I spent all my time with the PS4 version of the game, though I did get an opportunity to play it for a little while PS3 as well. Aside from enhanced textures, faster load times, and the inclusion of a few ambient lighting effects, I didn’t notice much of a difference in graphics between the last-gen and current-gen versions of the game which was a tad disappointing, especially with so many titles being released lately that boast their eye-candy. The Evil Within definitely could have benefitted from more of a next generation realization, but even as it stands it sets a foundation for what can only hope will continue on to be thriving series. Hopefully this one will remain rooted firmly in its survival horror elements.
"Aside from enhanced textures, faster load times, and the inclusion of a few ambient lighting effects, I didn’t notice much of a difference in graphics between the last-gen and current-gen versions of the game which was a tad disappointing."
The Evil Within is not a forgiving game, though. Expect more than a few frustrating moments that start off genuinely terrifying, but quickly become tedious. Instant death sequences are scattered throughout the game, and the checkpoint system is far from forgiving. Nothing is worse than spending 45 minutes slowly stealth killing each and every enemy, saving your ammo and precious health pickups, only to find a trap or enemy lying in wait for you around the corner, ending your life and forcing you to start all over at the beginning of the chapter. My advice? Take a deep breath, set down your controller, and come back to the game understanding that this is supposed to be an unforgiving experience. It’s going to happen a lot.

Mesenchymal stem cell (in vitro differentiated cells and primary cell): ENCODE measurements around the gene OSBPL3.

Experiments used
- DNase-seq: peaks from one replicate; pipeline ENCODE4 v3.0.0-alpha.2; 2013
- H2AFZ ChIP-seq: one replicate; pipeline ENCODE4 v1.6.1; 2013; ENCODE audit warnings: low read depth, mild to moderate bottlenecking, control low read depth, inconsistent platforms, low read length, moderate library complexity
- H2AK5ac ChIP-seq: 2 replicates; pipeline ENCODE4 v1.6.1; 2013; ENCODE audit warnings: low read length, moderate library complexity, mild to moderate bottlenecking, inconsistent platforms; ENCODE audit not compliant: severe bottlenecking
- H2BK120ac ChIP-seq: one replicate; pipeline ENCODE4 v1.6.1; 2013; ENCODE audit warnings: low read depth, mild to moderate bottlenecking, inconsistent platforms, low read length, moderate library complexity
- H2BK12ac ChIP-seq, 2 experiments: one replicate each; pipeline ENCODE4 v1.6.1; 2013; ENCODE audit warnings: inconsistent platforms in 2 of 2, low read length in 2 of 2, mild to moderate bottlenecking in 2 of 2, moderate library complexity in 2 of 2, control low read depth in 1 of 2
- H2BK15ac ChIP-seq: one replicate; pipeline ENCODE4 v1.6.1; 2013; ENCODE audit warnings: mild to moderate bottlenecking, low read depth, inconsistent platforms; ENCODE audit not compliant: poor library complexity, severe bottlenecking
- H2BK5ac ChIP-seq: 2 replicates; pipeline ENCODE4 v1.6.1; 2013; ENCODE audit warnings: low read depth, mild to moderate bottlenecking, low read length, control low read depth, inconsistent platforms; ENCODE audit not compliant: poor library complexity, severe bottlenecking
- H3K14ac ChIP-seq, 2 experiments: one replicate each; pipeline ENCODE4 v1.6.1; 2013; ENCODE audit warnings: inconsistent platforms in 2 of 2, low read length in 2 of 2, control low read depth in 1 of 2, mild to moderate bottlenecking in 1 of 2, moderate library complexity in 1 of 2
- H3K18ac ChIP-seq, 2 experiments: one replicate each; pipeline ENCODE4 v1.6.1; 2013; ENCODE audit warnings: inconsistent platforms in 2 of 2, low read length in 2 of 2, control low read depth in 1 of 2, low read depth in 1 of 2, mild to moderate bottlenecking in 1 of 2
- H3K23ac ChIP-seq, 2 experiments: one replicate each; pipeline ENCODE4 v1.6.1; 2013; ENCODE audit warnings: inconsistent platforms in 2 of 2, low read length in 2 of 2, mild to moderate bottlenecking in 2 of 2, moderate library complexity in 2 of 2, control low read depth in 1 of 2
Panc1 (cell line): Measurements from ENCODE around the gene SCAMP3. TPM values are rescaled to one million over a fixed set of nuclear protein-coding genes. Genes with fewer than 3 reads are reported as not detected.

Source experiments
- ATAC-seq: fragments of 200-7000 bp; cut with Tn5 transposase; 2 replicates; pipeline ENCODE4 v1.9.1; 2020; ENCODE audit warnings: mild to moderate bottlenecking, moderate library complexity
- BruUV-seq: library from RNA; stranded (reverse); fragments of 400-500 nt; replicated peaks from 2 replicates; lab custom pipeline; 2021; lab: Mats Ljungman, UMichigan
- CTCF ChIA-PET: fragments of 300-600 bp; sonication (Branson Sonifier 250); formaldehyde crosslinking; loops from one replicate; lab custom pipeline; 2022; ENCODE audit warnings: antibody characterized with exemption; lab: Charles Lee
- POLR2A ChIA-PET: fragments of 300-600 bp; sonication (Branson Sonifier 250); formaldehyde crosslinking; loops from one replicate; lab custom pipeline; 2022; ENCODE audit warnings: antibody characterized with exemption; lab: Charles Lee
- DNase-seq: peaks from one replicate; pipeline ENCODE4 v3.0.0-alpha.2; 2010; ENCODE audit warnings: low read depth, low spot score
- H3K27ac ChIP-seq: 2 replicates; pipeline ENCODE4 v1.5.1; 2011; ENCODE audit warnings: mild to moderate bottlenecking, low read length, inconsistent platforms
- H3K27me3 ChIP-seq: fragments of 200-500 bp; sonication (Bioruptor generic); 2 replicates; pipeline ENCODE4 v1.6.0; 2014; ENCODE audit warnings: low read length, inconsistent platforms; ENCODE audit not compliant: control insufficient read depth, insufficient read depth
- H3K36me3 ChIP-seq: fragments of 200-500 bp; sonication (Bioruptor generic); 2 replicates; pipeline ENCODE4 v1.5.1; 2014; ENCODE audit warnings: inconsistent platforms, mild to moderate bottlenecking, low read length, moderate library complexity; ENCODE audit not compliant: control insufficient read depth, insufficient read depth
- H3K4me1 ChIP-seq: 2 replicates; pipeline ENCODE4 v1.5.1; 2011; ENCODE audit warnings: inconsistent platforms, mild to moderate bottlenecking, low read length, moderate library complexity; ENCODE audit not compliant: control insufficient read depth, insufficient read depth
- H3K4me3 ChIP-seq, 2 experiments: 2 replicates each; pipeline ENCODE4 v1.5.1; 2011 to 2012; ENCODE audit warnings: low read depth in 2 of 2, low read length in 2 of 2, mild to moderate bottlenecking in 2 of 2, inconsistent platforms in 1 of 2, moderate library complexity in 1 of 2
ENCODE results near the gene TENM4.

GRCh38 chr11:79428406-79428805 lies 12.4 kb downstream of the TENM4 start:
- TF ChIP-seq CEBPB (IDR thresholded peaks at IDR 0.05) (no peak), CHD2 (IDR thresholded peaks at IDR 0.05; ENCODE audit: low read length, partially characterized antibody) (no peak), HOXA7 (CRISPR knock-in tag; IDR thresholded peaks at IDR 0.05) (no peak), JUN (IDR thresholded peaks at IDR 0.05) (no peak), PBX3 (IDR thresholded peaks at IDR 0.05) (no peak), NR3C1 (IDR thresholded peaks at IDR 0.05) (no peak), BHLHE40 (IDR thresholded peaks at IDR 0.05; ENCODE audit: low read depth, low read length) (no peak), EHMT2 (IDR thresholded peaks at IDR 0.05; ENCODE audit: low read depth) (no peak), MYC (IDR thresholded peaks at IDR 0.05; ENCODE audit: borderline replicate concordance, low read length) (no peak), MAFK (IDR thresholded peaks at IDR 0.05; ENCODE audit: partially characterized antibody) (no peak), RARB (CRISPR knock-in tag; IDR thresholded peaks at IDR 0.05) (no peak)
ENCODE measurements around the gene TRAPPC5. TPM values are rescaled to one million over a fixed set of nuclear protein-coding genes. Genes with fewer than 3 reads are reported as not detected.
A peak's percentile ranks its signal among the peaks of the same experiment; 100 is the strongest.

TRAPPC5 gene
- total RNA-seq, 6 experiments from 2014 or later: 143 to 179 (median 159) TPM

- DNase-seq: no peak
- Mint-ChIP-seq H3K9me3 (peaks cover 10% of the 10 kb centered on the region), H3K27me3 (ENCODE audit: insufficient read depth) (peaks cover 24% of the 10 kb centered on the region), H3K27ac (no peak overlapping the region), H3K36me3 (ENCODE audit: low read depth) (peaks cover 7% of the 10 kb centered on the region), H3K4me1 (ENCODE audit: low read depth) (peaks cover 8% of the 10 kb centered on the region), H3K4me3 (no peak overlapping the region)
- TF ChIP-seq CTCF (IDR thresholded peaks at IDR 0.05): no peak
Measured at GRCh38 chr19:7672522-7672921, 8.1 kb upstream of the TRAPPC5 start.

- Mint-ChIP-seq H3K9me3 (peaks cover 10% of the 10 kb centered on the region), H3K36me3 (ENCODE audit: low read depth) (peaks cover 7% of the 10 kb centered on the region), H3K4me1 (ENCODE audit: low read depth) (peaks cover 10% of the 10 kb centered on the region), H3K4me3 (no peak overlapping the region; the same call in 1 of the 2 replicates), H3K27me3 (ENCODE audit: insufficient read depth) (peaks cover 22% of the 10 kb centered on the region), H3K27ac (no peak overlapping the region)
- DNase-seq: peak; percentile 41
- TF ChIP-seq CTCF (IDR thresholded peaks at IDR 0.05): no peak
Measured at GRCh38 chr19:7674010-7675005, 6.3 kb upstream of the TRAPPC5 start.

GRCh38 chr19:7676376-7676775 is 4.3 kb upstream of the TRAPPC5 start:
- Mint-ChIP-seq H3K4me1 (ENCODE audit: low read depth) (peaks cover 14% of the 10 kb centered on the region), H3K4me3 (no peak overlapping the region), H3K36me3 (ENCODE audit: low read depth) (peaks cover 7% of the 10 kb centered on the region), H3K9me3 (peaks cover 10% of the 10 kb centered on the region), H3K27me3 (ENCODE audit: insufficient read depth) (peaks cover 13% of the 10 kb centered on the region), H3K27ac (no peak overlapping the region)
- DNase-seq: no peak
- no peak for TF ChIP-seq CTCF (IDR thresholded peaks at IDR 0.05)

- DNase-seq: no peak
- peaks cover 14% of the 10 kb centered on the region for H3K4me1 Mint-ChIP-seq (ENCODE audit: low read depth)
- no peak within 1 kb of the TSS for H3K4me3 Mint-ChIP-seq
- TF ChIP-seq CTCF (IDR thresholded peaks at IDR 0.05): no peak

"Though the game is unforgiving, the graphics look a bit dated, and the story takes a straight to the madhouse, I loved my time with The Evil Within."
Weapons and ammo are fun to use. They offer a lot of possibility as well, especially for those that think out of the box. Matches and the use of fire also play a big part of this game. If anything looks remotely burnable, take note of it and use it to your advantage, because in this game fire is your best friend. Controls feel good and inventory management is relatively smooth, but are still prone to panic-ridden mistakes, which there will be plenty of. Upgrades are smartly implemented, and offer up a chilling list of options that all feel necessary. You’ll definitely find yourself questioning your next move and ultimately decided whether or not your choices were worth it. It makes everything feel valuable, which is essential, especially in a title such as this.
Though the game is unforgiving, the graphics look a bit dated, and the story takes a straight to the madhouse, I loved my time with The Evil Within. Sure, the game needs some improvements, but it’s a true nod to the survival horror genre. It’s one with immense replay value (new game plus modes) and it’s the perfect title for the Halloween season. Play it with the lights off and headphones on for the best experience and let yourself be completely engulfed in barbed-wire-laden terror… if you dare.
Review by: Palmer Sturman | Reviewed on: Playstation 4